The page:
In a new study, researchers found that people walk fast may live longer than people who walk slowly.
On the other hand, people who report that they have a slower walking pace have a lower life expectancy than fast walkers.
The research was conducted by a team from the National Institute for Health Research (NIHR).
Previous studies have mainly shown the impact of body weight and physical fitness on mortality in terms of relative risk.
One study showed that middle-aged people who reported that they are slow walkers were at higher risk of heart-related disease compared to the general population.
Slow walkers were twice as likely to have a heart-related death as fast walkers, even when other risk factors such as smoking and body mass index were taken into account.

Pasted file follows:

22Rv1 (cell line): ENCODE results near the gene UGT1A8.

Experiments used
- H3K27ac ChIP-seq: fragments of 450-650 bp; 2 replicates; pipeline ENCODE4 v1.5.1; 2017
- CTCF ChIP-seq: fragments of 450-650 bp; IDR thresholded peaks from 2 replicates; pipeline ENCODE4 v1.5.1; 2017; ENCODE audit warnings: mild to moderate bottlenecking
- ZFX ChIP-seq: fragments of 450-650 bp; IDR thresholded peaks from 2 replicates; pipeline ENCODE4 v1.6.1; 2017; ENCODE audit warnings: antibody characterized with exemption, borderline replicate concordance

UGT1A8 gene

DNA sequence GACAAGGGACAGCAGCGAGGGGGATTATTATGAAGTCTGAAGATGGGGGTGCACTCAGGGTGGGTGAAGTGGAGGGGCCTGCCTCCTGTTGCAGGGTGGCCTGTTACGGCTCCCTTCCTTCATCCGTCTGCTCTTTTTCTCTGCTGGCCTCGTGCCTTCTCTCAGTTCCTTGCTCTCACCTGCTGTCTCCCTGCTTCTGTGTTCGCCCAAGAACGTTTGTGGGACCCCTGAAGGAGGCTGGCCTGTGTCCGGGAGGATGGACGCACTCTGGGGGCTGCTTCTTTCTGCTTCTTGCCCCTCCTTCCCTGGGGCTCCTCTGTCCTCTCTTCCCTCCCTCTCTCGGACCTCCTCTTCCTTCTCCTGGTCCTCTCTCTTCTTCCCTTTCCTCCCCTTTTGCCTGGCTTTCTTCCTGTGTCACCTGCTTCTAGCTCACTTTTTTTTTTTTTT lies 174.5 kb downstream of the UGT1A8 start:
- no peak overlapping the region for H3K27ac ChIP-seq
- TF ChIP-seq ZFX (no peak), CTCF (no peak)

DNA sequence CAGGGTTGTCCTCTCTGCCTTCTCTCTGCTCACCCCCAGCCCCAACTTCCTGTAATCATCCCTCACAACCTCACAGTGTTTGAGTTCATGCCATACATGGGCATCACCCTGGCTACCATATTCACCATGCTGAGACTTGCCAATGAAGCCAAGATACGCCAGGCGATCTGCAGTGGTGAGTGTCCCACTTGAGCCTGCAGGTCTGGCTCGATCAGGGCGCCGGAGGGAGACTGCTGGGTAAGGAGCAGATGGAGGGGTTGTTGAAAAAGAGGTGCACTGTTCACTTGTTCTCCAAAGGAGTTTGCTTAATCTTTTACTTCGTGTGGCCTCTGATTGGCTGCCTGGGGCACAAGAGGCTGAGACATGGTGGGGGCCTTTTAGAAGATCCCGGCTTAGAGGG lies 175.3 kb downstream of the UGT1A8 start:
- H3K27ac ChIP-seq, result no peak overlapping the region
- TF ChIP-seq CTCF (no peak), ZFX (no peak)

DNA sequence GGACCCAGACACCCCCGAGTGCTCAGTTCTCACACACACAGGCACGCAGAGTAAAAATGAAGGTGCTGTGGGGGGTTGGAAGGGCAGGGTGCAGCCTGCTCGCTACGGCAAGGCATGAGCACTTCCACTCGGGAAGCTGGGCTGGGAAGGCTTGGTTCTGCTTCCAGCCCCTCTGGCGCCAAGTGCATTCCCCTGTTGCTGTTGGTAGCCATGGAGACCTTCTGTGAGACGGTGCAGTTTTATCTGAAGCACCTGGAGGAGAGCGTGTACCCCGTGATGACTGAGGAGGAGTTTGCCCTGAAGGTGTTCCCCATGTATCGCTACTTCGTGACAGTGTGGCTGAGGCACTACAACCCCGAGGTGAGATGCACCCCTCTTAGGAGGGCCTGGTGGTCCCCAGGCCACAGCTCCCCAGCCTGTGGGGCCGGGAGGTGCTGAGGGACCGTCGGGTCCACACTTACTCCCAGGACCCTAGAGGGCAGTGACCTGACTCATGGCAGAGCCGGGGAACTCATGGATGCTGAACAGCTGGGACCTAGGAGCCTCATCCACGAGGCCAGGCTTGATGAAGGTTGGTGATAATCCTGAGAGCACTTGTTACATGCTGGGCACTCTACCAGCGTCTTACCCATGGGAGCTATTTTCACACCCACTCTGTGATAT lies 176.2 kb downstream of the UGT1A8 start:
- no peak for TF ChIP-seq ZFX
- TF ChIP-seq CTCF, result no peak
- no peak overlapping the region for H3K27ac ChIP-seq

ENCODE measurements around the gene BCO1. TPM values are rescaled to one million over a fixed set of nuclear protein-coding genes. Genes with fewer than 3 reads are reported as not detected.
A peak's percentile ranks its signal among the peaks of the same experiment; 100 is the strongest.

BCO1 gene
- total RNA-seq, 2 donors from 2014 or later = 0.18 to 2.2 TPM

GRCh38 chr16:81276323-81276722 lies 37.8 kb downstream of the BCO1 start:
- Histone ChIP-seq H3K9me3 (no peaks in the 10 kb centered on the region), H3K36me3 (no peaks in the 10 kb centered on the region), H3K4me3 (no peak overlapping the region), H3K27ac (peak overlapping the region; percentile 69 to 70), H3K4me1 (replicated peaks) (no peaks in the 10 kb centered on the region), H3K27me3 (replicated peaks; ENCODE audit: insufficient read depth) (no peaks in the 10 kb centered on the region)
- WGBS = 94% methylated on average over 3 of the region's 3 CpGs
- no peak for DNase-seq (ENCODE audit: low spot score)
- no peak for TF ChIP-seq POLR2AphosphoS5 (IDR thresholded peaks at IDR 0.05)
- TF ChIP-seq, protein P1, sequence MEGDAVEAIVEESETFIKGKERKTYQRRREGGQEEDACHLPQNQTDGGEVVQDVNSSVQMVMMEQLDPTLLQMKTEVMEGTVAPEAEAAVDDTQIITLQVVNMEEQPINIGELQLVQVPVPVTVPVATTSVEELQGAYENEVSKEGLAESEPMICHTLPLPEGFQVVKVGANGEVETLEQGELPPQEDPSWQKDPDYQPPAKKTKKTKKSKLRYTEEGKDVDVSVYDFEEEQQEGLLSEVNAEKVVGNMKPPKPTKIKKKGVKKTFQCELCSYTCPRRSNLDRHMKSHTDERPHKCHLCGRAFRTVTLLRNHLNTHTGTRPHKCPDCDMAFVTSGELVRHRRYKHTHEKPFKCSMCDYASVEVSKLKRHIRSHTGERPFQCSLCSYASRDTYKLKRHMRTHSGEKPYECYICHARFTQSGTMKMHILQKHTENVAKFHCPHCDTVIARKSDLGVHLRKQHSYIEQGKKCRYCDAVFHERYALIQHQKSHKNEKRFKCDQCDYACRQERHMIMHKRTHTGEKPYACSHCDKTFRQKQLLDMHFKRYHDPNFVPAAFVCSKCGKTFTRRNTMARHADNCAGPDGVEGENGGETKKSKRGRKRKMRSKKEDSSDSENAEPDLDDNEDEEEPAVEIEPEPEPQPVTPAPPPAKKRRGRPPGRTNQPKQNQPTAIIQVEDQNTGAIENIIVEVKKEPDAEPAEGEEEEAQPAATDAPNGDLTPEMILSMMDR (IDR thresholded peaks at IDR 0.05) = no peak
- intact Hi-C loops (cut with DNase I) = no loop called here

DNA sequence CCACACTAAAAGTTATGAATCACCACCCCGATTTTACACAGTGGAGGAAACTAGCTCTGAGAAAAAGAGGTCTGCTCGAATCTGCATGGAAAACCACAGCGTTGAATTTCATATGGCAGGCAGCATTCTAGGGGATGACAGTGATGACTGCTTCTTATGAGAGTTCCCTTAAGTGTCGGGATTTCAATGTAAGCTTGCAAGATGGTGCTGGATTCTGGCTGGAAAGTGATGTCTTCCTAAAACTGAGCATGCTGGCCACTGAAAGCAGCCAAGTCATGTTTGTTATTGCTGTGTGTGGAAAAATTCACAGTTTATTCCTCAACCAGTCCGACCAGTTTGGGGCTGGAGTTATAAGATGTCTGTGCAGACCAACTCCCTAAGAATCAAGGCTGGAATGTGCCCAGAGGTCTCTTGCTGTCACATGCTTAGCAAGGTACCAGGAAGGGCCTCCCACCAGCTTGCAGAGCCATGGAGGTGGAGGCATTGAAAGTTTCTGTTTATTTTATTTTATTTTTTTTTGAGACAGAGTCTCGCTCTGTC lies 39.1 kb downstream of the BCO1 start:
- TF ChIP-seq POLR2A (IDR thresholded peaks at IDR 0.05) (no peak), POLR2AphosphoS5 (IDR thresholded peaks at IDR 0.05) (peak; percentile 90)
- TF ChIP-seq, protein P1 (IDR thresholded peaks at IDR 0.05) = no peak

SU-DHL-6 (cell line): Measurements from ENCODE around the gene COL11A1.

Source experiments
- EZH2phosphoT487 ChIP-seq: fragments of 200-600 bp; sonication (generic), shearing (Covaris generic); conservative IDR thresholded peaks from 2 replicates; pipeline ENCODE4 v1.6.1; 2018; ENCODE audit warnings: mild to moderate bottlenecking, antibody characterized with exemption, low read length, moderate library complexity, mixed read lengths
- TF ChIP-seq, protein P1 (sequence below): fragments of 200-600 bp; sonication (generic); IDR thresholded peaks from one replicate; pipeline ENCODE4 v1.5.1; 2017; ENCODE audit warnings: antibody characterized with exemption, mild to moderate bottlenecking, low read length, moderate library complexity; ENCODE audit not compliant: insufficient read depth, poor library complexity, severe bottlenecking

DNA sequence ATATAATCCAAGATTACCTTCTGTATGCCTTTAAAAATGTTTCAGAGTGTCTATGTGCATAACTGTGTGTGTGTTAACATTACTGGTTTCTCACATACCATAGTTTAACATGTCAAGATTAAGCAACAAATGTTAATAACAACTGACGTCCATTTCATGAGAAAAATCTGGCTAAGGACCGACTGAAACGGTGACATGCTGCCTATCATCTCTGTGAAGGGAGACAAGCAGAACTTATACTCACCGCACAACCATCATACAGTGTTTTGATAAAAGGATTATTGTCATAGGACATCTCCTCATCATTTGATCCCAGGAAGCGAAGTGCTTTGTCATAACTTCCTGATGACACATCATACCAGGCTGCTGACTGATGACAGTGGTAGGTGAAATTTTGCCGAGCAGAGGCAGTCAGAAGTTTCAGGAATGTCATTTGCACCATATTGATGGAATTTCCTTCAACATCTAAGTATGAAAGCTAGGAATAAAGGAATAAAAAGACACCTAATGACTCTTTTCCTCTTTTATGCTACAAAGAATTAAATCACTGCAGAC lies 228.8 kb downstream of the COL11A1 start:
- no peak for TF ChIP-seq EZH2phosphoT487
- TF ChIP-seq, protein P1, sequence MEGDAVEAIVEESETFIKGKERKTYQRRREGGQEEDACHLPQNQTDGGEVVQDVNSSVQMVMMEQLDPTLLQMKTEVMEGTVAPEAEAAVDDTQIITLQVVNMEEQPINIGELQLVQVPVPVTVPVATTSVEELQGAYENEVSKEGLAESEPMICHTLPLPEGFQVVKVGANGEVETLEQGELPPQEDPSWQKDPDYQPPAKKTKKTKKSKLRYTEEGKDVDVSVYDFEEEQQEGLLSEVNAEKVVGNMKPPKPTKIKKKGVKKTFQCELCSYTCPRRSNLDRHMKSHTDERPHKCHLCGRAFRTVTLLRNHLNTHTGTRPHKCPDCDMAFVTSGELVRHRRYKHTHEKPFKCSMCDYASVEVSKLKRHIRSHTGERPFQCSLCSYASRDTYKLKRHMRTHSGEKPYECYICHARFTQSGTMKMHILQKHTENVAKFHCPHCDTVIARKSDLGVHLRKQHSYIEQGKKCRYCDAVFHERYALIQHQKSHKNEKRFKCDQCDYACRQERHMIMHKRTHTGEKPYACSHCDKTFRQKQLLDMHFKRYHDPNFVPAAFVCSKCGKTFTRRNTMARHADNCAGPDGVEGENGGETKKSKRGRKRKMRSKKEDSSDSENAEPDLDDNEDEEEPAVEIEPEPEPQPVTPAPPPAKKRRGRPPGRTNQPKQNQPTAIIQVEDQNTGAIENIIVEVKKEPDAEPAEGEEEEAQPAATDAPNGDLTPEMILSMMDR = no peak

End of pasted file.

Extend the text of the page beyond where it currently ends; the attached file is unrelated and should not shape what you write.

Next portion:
In the current study, the team used data from the UK Biobank of 474,919 people recruited within the UK.
They found those with a habitually fast walking pace have a long life expectancy across all levels of weight status—from underweight to morbidly obese.
On the contrary, underweight people with a slow walking pace had the lowest life expectancy (an average of 64.8 years for men, 72.4 years for women).
The team suggests that their findings could help clarify the relative importance of physical fitness compared to body weight on life expectancy.
The findings suggest that perhaps physical fitness is a better indicator of life expectancy than body mass index (BMI).
They also suggest that brisk walking may add years to people’s lives.
This is the first study linking fast walking pace to a longer life expectancy regardless of a person’s body weight or obesity status.
The lead author of the study is Professor Tom Yates, professor of physical activity, sedentary behavior and health at the University of Leicester.
The study is published in Mayo Clinic Proceedings.
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